It's been hot lately in Roseburg and I've been asking the weather gods to send us some cool weather and rain. So my pleas have been heeded and as I got soaked by the occasional rain shower and the wet vegetation encroaching the trail, I began pleading for another heatwave. Some people just can't be pleased. The response to my plea for heat was a cold wind blowing through my wet clothing on a recent hike to Mary's Peak. Some people just don't get heeded, either.

Wet and cold columbine
Mary's Peak tops out at a modest 4,097 feet and while she may be a small peak in the larger scheme of things, Mary does have the honorable distinction of being the highest peak in the Coast Range. Her proximity to Corvallis, Salem, and Eugene ensures she gets a lot of foot traffic and a road rambling round the mountain provides multiple trailheads and distances: the hikes range from the he-man 12.2 miler (2,000 feet of elevation gain), to the namby-pamby 1.2 mile (with a paltry 300 feet of elevation gain) version. I opted for the middle distance hike, but since it gained 1,600 feet anyway, I'm kicking myself a little bit for not doing the he-man hike.

Forest on Mary's Peak
As I laced up my boots at the Connors Camp trailhead, the soft hiss of rainfall permeated the forest. The top of Mary's Peak was hidden in the clouds and I crossed my fingers, hoping the clouds would clear as the day wore on. The forest was absolutely lush what with vine maples arching over the trail while salal, ferns, and Oregon grape drooped over the trail, making sure my legs got wet. As previously stated, Mary's Peak sees a lot of use but on a rainy mid-week day, not so much; I ran into only two other hikers on the trail and pretty much had the entire mountain to myself.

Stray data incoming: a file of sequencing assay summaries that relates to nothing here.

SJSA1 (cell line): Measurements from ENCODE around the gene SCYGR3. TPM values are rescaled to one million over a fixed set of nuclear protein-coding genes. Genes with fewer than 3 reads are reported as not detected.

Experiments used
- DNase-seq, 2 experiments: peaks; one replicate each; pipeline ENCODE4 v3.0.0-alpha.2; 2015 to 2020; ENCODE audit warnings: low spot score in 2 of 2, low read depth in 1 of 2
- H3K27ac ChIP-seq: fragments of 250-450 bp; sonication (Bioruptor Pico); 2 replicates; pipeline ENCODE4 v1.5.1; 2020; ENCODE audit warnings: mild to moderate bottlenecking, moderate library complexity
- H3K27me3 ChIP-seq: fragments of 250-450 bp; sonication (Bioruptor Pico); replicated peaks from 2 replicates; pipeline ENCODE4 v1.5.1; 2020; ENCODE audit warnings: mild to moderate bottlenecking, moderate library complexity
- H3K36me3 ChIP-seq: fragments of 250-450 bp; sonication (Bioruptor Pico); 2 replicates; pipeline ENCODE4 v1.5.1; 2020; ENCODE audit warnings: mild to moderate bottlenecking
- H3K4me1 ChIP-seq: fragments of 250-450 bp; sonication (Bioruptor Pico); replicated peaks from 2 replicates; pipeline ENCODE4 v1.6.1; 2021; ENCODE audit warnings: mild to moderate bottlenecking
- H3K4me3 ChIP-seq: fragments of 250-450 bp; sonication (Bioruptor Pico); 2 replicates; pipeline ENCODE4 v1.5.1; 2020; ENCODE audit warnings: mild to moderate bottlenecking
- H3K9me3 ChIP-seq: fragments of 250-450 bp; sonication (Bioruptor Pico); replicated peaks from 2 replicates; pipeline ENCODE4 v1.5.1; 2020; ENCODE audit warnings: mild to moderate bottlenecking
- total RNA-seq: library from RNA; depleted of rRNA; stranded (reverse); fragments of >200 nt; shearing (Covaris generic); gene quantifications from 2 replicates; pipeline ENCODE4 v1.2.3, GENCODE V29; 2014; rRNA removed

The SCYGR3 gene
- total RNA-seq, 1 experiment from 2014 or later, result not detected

"I'll keep an eye out for you, maybe two!"
Although the trail gained 1,600 feet, the grade was never overwhelming and tendrils of fog wrapped their moist fingers around mossy tree trunks. Occasionally, the cloud cover would momentarily break, the blue sky and bright sun was jarring but the warmth was welcomed by this cold and wet hiker. All the moisture in the air, ground, and vegetation pleased the slugs which were on the trail in slimy sluggishness.

View from the summit meadow
The payoff on this hike came about a mile before the summit when the forest abruptly ended and the trail sidehilled across a grassy slope. The clouds were still hanging around but at an elevation higher than the peak. The patchwork farmlands surrounding Philomath and Corvallis were visible, resembling a quilt tossed over the sleeping earth by Mary herself. You are supposed to be able to see the Cascades all the way up to Mount Ranier on a clear day, but I was glad to be able to see as much as I did on this dreary and mostly gray day.

Incoming cloud
The actual summit of Mary's Peak was somewhat anticlimactic as it had several microwave relay dishes on top. A trail led away from the electronic gear to the summit meadow and I headed down to the meadow loop trail in search of some extra mileage. After a short walk through a forest comprised of bluish Noble fir, the trail crossed the Mary's Peak Road and now I was confused. Per my map, there should be no road crossing and I had somehow wound up where I originally crossed the road when I neared the summit. In hindsight, I needed to take the trail that was marked "campground" for the meadow tour; oh well, now I'll have to pencil in a return visit.

The summit was all about the meadows